This report sets out the findings of research into the development of MaST LIFT (Manchester Salford and Trafford) primary healthcare facilities, the aim of which was to understand the process and identify how the front-end of design was conducted, the skills and competencies used and where potential lessons could be learnt for in future developments. ¿ Data has been gathered through a series of 22 semi-structured interviews with key personnel involved in MaST, namely the public sector client, the LIFT team and the private sector partner. ¿ Particular focus was given to 4 schemes that had achieved financial close by 1st of July 2004. The interviews focused on eliciting the interviewees' personal background in terms of their educational and career history, their involvement in the front-end of the design process and their perspectives of the issues encountered in defining requirements and developing designs. ¿ The analysis in this report represents a snapshot in time, from the establishment of MaST LIFT until September 2004. ¿ The findings describe the organisational structure of MaST LIFT, a process map describing key activities on a timeline, a description of the main issues identified and possible improvements, and a description of the skills and competences used throughout the process. ¿ The main issues identified were classified as follows: (a) the healthcare delivery system redesign; ¿ There were some concerns that the service models were not sufficiently defined when design development started (b) the organisational structure; ¿ A complex organisational structure and multitude of stakeholders were put in place to deliver MaST LIFT, the expected economies of scale have not yet been achieved. There have also been constant changes of the stakeholders involved with the schemes, leading to continuous redesign. In addition, some tensions between stakeholders has occurred as a consequences of the complex MaST organisational structure. (c) the definition of processes; ¿ PCTs are considered to be novice construction clients. However, they were involved in the development of 13 schemes without appropriate technical support and without knowledge on the requirements capture and design issues. There is some indication that the schemes were being developed at their initial stages without appropriate project management structures to link the LIFT vision to its operational level. Design management is considered by the interviewees to have been generally poor. There were also some difficulties with regards to affordability and, in general, erratic management of change. All these issues are related to poor definition of processes. d) the definition of roles and responsibilities; ¿ The poor definition of processes has also led to a degree of confusion with regards to roles and responsibilities. There was lack of specific expertise that should have been available throughout the process (e.g. development), some roles and responsibilities were not clear for all involved in the process (e.g. MaST core team after the bidding process), and this has led to difficulties in terms of drilling down directives from the strategic leadership. ¿ Fourteen broad level skills, qualifications and experience were identified amongst the team. ¿ It was found that the complexity of the organisational structure coupled with the lack of common understanding of the process, roles and responsibilities exerted pressures on the 'as is' skills profile of the stakeholders involved. ¿ The report makes recommendations with regard to the use of skills audits and the skill needs for managing such initiatives.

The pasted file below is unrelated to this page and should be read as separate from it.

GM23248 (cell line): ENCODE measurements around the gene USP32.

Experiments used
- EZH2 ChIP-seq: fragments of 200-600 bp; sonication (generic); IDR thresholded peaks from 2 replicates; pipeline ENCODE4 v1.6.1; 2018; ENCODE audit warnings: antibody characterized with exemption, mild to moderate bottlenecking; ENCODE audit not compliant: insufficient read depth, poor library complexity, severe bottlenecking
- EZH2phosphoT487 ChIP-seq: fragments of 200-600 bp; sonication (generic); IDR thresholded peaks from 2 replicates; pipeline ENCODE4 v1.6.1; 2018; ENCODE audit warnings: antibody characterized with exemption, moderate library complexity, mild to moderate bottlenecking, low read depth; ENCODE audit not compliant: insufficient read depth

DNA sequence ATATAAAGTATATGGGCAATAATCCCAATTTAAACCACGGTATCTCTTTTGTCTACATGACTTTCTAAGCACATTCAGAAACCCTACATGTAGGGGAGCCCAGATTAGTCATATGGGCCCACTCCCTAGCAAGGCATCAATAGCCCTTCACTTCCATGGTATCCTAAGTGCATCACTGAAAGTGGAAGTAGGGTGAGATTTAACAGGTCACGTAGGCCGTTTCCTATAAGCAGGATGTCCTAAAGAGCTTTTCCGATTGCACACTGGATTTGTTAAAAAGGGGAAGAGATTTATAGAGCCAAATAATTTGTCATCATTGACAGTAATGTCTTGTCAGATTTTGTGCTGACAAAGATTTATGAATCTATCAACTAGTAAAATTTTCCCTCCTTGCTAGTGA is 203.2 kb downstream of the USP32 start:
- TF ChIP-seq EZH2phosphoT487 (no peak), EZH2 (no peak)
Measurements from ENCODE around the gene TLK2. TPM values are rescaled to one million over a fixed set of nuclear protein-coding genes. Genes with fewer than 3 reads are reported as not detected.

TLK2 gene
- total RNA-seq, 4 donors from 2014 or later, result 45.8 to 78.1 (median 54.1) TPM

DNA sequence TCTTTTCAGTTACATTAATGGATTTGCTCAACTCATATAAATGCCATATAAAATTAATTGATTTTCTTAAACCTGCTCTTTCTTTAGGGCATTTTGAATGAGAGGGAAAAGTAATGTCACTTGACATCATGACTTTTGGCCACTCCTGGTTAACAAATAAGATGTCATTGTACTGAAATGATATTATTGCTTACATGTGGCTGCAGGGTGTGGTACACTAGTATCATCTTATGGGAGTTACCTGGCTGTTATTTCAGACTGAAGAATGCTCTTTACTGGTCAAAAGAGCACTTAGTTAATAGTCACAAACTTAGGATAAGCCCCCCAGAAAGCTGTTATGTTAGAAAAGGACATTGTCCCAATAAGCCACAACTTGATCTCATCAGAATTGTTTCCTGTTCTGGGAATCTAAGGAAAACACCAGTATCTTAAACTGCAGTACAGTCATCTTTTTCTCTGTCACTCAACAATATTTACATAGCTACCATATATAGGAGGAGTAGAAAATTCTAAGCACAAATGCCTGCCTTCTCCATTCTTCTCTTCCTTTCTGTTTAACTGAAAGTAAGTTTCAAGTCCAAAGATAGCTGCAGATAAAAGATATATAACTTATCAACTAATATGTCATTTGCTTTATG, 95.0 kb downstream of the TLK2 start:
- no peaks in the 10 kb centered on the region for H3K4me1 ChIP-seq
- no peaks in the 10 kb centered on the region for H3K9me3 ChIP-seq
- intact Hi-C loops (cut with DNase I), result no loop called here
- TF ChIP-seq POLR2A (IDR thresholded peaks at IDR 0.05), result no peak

|Place of Publication||Salford|
|Publisher||Salford Research and Innovation Centre, University of Salford|
|Publication status||Unpublished - Jan 2005|